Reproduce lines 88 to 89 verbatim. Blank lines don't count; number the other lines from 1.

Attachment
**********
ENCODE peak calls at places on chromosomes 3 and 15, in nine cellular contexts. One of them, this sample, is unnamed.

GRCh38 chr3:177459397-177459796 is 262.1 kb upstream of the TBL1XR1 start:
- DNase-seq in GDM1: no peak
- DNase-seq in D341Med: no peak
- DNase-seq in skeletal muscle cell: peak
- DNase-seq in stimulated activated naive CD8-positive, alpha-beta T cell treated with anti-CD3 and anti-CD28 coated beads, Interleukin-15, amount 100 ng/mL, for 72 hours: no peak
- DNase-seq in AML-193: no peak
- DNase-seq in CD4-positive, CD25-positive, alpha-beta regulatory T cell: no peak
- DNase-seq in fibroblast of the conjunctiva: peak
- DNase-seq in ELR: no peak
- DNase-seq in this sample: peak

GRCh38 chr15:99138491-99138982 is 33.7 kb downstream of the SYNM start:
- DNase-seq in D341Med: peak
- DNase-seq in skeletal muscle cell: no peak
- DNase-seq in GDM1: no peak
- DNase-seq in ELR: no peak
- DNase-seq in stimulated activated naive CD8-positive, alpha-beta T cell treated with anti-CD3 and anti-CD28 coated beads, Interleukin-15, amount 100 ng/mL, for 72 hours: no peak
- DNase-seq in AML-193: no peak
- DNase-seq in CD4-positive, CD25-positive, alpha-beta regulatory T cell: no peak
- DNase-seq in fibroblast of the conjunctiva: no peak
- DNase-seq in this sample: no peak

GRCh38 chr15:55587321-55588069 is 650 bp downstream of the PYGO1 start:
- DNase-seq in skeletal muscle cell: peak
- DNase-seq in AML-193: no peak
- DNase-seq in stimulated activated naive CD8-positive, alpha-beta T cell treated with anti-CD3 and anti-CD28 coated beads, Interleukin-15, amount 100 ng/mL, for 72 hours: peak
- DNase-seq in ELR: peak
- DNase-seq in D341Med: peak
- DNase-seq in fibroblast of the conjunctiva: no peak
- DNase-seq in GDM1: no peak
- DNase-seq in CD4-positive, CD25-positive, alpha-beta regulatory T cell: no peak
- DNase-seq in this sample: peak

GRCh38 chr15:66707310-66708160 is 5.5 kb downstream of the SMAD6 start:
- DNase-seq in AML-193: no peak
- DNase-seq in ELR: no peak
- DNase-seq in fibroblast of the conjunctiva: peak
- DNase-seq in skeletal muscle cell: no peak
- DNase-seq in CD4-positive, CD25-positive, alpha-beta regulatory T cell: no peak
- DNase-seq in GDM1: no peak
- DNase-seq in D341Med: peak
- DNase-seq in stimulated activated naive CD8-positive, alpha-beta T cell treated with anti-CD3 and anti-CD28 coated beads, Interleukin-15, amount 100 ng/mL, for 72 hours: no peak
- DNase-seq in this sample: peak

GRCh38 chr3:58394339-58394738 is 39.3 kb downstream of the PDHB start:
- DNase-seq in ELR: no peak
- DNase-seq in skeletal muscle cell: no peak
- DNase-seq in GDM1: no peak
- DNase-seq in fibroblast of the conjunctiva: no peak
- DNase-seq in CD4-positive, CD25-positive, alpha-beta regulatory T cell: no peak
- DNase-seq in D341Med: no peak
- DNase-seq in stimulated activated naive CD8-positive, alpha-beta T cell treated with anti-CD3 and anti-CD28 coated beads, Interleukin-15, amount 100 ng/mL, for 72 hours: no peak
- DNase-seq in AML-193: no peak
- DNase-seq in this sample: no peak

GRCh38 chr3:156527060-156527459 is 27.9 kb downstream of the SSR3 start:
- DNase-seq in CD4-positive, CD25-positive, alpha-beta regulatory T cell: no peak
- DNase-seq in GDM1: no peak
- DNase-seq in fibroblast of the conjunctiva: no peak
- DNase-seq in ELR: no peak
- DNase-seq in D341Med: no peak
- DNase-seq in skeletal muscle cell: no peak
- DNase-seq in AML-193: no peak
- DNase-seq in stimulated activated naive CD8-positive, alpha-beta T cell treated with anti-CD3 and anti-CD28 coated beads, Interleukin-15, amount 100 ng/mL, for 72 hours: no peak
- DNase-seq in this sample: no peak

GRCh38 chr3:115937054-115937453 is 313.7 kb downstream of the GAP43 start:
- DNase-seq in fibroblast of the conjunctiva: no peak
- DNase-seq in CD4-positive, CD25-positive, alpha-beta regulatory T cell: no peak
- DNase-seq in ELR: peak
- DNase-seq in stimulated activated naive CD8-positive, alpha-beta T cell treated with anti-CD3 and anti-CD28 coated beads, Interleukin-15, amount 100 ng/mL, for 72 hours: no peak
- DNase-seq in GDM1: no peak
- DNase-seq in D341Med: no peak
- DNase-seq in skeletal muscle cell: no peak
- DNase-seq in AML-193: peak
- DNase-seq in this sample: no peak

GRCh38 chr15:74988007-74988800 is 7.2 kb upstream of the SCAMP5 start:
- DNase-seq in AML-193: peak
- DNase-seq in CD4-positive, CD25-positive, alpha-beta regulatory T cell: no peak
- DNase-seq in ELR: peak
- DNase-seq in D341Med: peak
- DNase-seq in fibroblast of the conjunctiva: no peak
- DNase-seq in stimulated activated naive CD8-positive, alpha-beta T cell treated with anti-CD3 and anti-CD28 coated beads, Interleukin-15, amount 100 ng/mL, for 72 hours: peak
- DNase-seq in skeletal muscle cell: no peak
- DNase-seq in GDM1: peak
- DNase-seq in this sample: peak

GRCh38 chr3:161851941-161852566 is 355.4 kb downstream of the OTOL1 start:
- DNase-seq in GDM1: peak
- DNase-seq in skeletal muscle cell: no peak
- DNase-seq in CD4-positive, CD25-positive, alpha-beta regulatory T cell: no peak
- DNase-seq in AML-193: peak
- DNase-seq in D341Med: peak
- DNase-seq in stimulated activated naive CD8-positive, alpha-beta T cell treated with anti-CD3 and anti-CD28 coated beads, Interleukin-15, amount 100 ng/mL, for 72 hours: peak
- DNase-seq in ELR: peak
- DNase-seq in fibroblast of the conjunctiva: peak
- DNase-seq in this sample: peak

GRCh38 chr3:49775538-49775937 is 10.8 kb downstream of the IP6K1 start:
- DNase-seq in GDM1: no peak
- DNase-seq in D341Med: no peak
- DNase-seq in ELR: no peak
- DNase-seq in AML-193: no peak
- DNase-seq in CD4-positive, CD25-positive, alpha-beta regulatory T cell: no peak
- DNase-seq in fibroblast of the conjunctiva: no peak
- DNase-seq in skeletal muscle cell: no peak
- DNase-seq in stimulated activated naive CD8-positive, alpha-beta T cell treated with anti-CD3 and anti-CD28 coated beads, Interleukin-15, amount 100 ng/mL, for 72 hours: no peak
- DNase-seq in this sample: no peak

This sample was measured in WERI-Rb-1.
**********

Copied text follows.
- DNase-seq in stimulated activated naive CD8-positive, alpha-beta T cell treated with anti-CD3 and anti-CD28 coated beads, Interleukin-15, amount 100 ng/mL, for 72 hours: peak
- DNase-seq in ELR: peak